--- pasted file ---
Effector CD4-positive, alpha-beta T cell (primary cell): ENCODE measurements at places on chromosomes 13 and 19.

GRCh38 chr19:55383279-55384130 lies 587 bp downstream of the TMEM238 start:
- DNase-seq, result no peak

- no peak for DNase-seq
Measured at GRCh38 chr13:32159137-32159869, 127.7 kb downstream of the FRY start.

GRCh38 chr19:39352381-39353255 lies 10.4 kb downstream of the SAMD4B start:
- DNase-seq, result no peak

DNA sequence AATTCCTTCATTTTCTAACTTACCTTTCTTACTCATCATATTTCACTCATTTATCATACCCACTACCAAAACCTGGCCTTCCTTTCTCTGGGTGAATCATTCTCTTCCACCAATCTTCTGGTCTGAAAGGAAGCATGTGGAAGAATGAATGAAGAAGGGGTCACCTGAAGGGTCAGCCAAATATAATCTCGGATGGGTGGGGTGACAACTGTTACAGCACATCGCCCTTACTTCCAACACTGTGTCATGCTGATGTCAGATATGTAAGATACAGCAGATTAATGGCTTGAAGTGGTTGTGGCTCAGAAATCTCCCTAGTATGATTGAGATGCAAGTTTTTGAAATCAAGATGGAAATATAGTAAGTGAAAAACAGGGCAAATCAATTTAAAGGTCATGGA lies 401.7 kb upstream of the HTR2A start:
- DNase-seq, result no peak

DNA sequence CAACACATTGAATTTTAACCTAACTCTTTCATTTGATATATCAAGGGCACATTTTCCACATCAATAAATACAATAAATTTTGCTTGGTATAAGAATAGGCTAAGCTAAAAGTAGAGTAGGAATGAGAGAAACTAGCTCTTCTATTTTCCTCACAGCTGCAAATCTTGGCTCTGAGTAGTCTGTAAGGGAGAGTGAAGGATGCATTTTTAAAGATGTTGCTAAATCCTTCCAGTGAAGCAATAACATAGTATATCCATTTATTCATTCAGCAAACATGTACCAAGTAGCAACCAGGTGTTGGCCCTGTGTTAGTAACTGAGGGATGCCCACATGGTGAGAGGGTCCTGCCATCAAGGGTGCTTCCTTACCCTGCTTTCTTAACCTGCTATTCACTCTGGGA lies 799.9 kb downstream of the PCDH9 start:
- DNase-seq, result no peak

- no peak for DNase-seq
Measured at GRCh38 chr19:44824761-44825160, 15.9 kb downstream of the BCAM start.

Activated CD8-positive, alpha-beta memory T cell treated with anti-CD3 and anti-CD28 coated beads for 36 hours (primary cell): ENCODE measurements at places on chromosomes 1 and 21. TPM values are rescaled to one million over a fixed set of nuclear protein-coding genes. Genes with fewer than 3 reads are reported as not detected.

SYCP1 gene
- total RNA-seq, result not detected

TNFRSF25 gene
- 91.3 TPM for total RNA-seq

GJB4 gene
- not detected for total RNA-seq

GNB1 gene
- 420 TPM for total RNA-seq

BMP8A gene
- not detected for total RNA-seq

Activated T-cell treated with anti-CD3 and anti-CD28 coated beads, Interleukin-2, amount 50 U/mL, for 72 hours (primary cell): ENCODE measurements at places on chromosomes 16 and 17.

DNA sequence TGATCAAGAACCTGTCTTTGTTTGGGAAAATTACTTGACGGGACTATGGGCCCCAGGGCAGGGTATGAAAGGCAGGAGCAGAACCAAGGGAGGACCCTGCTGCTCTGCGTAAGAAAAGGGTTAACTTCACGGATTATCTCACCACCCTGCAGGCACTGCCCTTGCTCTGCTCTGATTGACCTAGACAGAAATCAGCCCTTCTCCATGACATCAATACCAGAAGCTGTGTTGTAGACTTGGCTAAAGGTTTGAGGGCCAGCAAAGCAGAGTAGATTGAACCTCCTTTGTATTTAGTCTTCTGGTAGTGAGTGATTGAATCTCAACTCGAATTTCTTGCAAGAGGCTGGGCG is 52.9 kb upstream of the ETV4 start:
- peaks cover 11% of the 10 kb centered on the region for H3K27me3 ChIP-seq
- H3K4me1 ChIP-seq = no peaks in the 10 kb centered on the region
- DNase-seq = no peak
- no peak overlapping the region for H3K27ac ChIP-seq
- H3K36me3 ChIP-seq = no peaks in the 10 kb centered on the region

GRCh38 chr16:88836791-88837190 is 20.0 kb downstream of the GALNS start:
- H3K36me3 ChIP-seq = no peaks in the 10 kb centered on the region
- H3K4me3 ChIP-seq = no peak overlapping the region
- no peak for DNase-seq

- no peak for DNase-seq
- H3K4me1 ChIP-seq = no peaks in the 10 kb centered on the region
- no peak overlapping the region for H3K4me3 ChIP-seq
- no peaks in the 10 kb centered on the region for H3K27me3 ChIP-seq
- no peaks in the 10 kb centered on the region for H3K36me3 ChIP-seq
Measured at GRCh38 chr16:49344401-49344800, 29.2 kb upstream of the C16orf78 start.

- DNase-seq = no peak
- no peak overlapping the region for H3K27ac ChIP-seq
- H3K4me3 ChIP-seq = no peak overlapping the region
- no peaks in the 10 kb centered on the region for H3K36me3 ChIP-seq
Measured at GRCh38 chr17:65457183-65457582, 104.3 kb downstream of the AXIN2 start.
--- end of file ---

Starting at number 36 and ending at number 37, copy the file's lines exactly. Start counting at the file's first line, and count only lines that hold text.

- no peak for DNase-seq
- H3K4me1 ChIP-seq = no peaks in the 10 kb centered on the region